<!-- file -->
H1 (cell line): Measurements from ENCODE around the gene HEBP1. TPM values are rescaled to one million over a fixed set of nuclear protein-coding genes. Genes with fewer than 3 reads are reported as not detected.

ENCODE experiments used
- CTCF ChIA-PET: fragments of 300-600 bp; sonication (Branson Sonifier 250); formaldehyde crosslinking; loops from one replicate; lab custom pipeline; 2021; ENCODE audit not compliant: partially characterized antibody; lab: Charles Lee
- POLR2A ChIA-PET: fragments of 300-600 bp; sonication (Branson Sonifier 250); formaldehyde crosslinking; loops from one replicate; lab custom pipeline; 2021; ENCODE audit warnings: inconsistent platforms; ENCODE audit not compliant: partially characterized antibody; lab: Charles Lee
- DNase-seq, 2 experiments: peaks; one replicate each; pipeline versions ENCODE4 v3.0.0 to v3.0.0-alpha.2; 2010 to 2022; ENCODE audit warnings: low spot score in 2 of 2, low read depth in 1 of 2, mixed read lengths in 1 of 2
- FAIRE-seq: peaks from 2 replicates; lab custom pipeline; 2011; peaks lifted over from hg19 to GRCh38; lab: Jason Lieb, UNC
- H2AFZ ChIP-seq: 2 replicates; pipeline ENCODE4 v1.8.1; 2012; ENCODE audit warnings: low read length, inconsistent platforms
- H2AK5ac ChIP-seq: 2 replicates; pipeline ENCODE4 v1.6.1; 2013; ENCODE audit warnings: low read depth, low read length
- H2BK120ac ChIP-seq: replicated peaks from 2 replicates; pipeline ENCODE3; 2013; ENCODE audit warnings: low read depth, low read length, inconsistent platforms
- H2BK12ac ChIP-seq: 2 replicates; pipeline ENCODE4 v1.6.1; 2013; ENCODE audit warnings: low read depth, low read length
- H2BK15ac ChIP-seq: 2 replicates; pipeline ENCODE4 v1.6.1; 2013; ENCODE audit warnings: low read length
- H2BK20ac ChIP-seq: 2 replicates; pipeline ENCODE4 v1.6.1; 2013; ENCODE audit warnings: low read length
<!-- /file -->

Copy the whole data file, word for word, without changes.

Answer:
H1 (cell line): Measurements from ENCODE around the gene HEBP1. TPM values are rescaled to one million over a fixed set of nuclear protein-coding genes. Genes with fewer than 3 reads are reported as not detected.

ENCODE experiments used
- CTCF ChIA-PET: fragments of 300-600 bp; sonication (Branson Sonifier 250); formaldehyde crosslinking; loops from one replicate; lab custom pipeline; 2021; ENCODE audit not compliant: partially characterized antibody; lab: Charles Lee
- POLR2A ChIA-PET: fragments of 300-600 bp; sonication (Branson Sonifier 250); formaldehyde crosslinking; loops from one replicate; lab custom pipeline; 2021; ENCODE audit warnings: inconsistent platforms; ENCODE audit not compliant: partially characterized antibody; lab: Charles Lee
- DNase-seq, 2 experiments: peaks; one replicate each; pipeline versions ENCODE4 v3.0.0 to v3.0.0-alpha.2; 2010 to 2022; ENCODE audit warnings: low spot score in 2 of 2, low read depth in 1 of 2, mixed read lengths in 1 of 2
- FAIRE-seq: peaks from 2 replicates; lab custom pipeline; 2011; peaks lifted over from hg19 to GRCh38; lab: Jason Lieb, UNC
- H2AFZ ChIP-seq: 2 replicates; pipeline ENCODE4 v1.8.1; 2012; ENCODE audit warnings: low read length, inconsistent platforms
- H2AK5ac ChIP-seq: 2 replicates; pipeline ENCODE4 v1.6.1; 2013; ENCODE audit warnings: low read depth, low read length
- H2BK120ac ChIP-seq: replicated peaks from 2 replicates; pipeline ENCODE3; 2013; ENCODE audit warnings: low read depth, low read length, inconsistent platforms
- H2BK12ac ChIP-seq: 2 replicates; pipeline ENCODE4 v1.6.1; 2013; ENCODE audit warnings: low read depth, low read length
- H2BK15ac ChIP-seq: 2 replicates; pipeline ENCODE4 v1.6.1; 2013; ENCODE audit warnings: low read length
- H2BK20ac ChIP-seq: 2 replicates; pipeline ENCODE4 v1.6.1; 2013; ENCODE audit warnings: low read length